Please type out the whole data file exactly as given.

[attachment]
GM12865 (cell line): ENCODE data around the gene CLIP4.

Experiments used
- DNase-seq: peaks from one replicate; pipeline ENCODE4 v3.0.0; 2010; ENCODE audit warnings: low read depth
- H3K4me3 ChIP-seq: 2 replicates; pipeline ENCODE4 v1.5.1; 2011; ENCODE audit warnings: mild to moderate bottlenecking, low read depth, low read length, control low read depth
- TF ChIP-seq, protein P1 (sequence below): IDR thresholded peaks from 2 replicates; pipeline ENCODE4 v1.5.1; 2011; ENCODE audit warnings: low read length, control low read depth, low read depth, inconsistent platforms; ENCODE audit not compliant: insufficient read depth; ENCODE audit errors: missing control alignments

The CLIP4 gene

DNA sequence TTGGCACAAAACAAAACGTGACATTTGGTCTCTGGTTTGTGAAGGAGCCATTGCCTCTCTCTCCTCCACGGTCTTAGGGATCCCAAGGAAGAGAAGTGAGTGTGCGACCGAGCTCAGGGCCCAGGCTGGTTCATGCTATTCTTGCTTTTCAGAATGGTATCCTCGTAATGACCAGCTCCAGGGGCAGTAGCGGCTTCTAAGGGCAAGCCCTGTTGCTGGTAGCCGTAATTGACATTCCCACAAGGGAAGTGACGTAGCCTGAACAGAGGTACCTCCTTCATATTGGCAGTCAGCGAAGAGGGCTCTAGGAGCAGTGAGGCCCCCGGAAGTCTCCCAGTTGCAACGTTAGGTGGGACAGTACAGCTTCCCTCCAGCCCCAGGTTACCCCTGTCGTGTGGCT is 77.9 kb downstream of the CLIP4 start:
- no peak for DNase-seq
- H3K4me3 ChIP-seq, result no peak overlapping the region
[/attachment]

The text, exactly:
GM12865 (cell line): ENCODE data around the gene CLIP4.

Experiments used
- DNase-seq: peaks from one replicate; pipeline ENCODE4 v3.0.0; 2010; ENCODE audit warnings: low read depth
- H3K4me3 ChIP-seq: 2 replicates; pipeline ENCODE4 v1.5.1; 2011; ENCODE audit warnings: mild to moderate bottlenecking, low read depth, low read length, control low read depth
- TF ChIP-seq, protein P1 (sequence below): IDR thresholded peaks from 2 replicates; pipeline ENCODE4 v1.5.1; 2011; ENCODE audit warnings: low read length, control low read depth, low read depth, inconsistent platforms; ENCODE audit not compliant: insufficient read depth; ENCODE audit errors: missing control alignments

The CLIP4 gene

DNA sequence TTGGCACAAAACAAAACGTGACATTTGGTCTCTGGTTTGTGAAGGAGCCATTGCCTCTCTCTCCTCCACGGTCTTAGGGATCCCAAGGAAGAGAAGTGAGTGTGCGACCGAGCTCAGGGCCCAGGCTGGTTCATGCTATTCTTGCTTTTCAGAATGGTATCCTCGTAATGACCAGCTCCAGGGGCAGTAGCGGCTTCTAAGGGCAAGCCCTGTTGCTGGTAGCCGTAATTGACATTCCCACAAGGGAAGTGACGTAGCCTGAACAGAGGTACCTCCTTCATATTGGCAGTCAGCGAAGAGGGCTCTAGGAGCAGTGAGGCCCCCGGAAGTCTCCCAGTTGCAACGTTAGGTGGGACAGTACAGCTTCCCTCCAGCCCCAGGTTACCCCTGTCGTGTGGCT is 77.9 kb downstream of the CLIP4 start:
- no peak for DNase-seq
- H3K4me3 ChIP-seq, result no peak overlapping the region